Welcome to the Global Volcano Model Network (GVM)
“GVM is a growing international network that aims to create a sustainable, accessible information platform on volcanic hazard and risk. GVM will provide systematic evidence, data and analysis of volcanic hazards and risk on global and regional scales, and support Volcano Observatories at a local scale. GVM will develop capabilities to anticipate future volcanism and its consequences.”
The GVM project will develop an integrated global database system on volcanic hazards, vulnerability and exposure, make this globally accessible and crucially involve the international volcanological community and users in a partnership to design, develop, analyse and maintain the database system. The GVM project will aim to establish new international metadata standards that will reduce ambiguity in the use of global volcanic datasets. Vulnerability and exposure data will be integrated into the GVM and again new methods of assessment and analysis will be investigated and tested.
The project also intends to establish methodologies for analysis of the evidence and data to inform risk assessment, to develop complementary volcanic hazards models, and create relevant hazards and risk assessment tools.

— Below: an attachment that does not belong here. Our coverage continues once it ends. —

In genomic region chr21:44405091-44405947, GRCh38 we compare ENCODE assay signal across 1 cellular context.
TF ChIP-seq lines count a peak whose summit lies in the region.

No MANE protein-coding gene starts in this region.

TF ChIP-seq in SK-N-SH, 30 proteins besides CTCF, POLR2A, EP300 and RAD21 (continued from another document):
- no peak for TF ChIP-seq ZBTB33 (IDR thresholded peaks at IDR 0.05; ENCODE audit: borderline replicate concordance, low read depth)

The research will provide the scientific basis for mitigation strategies, responses to ash in the atmosphere for the aviation industry, land-use planning, evacuation plans and management of volcanic emergencies.
GVM/IAVCEI book Global Volcanic Hazards and Risk now available
The GVM/IAVCEI contribution to the UNISDR’s Global Assessment Report for Disaster Risk Reduction 2015 (GAR15) has been developed and published as an open-access eBook, which is now available.
Over 130 individuals from about 90 institutions in nearly 50 countries worldwide have contributed to this work, representing a remarkable collaborative effort of the volcanological community. This book is the first comprehensive assessment of global volcanic hazards and risk, presenting the state of the art in our understanding of global volcanic activity. It examines our assessment and management capabilities, and considers the preparedness of the global scientific community and government agencies to manage volcanic hazards and risk. Particular attention is paid to volcanic ash, the most frequent and wide-ranging volcanic hazard. Of interest to government officials, the private sector, students and researchers, this book is a key resource for the disaster risk reduction community and for those interested in volcanology and natural hazards. A non-technical summary report is included for policy makers and general interest readers.